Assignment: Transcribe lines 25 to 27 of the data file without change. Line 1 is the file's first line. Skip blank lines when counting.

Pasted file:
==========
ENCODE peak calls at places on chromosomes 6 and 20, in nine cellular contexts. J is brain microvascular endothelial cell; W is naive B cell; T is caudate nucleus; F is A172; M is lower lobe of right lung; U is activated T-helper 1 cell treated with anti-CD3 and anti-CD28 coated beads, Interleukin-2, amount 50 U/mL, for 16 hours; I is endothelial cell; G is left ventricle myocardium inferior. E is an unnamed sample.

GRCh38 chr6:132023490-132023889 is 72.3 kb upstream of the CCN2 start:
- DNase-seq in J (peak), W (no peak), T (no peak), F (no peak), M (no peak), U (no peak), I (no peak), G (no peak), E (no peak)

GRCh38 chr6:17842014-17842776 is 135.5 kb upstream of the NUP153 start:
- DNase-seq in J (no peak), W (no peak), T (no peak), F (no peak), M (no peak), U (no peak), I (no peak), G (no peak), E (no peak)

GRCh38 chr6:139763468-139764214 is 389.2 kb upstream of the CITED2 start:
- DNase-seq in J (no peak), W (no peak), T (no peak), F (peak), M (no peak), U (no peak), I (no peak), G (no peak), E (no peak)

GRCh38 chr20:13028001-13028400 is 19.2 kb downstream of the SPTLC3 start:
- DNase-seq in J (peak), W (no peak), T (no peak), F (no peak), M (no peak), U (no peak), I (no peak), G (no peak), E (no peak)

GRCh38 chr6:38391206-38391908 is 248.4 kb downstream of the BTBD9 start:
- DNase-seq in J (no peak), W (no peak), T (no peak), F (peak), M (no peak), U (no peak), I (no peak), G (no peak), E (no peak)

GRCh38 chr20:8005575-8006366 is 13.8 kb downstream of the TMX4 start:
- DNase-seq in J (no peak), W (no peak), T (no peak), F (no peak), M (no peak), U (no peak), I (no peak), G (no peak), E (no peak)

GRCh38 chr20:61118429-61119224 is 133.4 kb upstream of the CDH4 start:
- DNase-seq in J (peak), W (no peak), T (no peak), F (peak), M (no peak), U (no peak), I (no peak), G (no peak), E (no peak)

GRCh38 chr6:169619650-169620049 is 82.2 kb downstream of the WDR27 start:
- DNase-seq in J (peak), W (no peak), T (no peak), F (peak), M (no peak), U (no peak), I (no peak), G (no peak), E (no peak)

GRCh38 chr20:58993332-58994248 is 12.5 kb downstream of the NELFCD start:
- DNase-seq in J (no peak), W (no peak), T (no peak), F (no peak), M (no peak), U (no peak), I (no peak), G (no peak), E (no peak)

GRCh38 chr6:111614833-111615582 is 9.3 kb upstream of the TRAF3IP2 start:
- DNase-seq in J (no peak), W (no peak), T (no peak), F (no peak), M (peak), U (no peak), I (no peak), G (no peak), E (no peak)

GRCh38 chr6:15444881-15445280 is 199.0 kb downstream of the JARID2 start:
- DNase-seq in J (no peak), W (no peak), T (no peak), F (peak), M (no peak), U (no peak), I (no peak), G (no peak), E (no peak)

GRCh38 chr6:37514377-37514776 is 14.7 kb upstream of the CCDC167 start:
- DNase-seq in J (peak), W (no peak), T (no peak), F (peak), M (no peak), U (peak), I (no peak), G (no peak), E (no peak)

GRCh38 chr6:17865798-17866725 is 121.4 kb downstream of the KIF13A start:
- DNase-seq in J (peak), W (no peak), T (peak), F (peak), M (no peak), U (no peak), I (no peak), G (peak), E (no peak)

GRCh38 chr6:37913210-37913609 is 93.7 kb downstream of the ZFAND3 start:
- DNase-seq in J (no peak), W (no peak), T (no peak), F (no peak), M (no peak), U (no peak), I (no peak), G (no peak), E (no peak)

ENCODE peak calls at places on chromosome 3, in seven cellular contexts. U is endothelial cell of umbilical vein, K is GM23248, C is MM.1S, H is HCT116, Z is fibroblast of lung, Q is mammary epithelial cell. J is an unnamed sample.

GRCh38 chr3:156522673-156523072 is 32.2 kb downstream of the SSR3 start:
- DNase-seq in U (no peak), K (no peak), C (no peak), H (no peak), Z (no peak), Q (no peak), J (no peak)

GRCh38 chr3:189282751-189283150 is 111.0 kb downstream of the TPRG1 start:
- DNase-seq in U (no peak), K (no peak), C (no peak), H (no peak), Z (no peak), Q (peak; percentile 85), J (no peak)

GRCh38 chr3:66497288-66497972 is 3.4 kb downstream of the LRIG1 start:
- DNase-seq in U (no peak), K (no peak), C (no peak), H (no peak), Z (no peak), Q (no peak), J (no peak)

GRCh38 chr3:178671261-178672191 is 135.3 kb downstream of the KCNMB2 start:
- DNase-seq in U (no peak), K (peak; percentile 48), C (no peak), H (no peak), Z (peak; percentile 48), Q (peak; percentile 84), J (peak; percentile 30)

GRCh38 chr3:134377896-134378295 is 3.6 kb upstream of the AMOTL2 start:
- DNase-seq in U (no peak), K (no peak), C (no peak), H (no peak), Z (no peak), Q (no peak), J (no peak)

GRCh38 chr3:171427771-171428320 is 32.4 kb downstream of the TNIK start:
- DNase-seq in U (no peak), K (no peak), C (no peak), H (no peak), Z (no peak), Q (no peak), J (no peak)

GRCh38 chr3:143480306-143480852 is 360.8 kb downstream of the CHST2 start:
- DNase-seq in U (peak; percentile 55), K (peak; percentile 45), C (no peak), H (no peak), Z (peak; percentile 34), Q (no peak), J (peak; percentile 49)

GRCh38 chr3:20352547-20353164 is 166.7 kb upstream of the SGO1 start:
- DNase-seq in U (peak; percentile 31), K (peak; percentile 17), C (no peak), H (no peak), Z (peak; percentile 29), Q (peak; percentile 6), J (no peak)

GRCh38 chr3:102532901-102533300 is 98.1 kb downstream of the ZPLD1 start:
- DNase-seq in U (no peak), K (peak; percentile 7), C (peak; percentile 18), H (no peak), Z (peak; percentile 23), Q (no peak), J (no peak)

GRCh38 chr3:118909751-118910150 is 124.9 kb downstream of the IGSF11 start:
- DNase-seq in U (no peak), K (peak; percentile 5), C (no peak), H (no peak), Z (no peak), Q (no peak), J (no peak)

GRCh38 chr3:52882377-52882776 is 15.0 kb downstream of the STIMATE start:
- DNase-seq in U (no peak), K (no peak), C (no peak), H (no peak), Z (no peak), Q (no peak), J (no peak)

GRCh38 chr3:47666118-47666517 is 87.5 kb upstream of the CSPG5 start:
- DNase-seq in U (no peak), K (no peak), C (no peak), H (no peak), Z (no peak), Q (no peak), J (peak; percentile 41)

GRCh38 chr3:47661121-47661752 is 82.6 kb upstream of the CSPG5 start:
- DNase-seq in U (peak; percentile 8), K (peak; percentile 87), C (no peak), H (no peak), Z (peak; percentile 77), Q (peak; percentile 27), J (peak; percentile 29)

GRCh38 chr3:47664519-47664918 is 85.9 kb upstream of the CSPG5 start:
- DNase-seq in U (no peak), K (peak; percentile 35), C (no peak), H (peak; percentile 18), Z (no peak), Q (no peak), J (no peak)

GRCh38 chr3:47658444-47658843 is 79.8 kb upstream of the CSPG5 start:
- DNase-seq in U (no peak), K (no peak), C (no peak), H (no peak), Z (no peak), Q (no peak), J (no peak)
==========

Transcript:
- DNase-seq in J (peak), W (no peak), T (no peak), F (peak), M (no peak), U (peak), I (no peak), G (no peak), E (no peak)

GRCh38 chr6:17865798-17866725 is 121.4 kb downstream of the KIF13A start:
- DNase-seq in J (peak), W (no peak), T (peak), F (peak), M (no peak), U (no peak), I (no peak), G (peak), E (no peak)